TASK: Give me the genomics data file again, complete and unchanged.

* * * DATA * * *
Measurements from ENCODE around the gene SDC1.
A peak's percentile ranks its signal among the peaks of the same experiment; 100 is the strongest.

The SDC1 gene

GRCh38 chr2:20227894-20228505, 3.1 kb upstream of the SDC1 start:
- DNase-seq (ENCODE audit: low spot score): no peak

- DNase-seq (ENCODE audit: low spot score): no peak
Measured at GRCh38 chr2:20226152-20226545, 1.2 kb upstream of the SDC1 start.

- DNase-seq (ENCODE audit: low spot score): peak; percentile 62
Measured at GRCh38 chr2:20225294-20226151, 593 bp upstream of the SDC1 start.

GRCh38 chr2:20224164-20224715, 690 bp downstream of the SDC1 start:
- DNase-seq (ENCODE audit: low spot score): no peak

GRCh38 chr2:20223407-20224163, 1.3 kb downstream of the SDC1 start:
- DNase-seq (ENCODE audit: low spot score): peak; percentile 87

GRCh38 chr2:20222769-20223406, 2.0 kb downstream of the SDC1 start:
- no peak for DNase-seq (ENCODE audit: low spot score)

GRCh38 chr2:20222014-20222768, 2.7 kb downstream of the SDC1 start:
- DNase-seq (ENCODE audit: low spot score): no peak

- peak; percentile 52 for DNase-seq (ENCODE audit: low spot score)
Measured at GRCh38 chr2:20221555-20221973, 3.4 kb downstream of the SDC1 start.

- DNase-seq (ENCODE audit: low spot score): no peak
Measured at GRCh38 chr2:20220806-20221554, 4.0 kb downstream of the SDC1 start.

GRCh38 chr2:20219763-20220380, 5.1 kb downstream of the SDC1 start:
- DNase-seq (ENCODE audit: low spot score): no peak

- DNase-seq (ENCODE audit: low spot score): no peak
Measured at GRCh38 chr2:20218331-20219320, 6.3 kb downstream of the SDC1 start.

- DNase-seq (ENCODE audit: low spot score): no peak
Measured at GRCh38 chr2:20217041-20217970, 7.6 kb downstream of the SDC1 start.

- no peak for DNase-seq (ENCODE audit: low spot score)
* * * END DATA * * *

Measurements from ENCODE around the gene SDC1.
A peak's percentile ranks its signal among the peaks of the same experiment; 100 is the strongest.

The SDC1 gene

GRCh38 chr2:20227894-20228505, 3.1 kb upstream of the SDC1 start:
- DNase-seq (ENCODE audit: low spot score): no peak

- DNase-seq (ENCODE audit: low spot score): no peak
Measured at GRCh38 chr2:20226152-20226545, 1.2 kb upstream of the SDC1 start.

- DNase-seq (ENCODE audit: low spot score): peak; percentile 62
Measured at GRCh38 chr2:20225294-20226151, 593 bp upstream of the SDC1 start.

GRCh38 chr2:20224164-20224715, 690 bp downstream of the SDC1 start:
- DNase-seq (ENCODE audit: low spot score): no peak

GRCh38 chr2:20223407-20224163, 1.3 kb downstream of the SDC1 start:
- DNase-seq (ENCODE audit: low spot score): peak; percentile 87

GRCh38 chr2:20222769-20223406, 2.0 kb downstream of the SDC1 start:
- no peak for DNase-seq (ENCODE audit: low spot score)

GRCh38 chr2:20222014-20222768, 2.7 kb downstream of the SDC1 start:
- DNase-seq (ENCODE audit: low spot score): no peak

- peak; percentile 52 for DNase-seq (ENCODE audit: low spot score)
Measured at GRCh38 chr2:20221555-20221973, 3.4 kb downstream of the SDC1 start.

- DNase-seq (ENCODE audit: low spot score): no peak
Measured at GRCh38 chr2:20220806-20221554, 4.0 kb downstream of the SDC1 start.

GRCh38 chr2:20219763-20220380, 5.1 kb downstream of the SDC1 start:
- DNase-seq (ENCODE audit: low spot score): no peak

- DNase-seq (ENCODE audit: low spot score): no peak
Measured at GRCh38 chr2:20218331-20219320, 6.3 kb downstream of the SDC1 start.

- DNase-seq (ENCODE audit: low spot score): no peak
Measured at GRCh38 chr2:20217041-20217970, 7.6 kb downstream of the SDC1 start.

- no peak for DNase-seq (ENCODE audit: low spot score)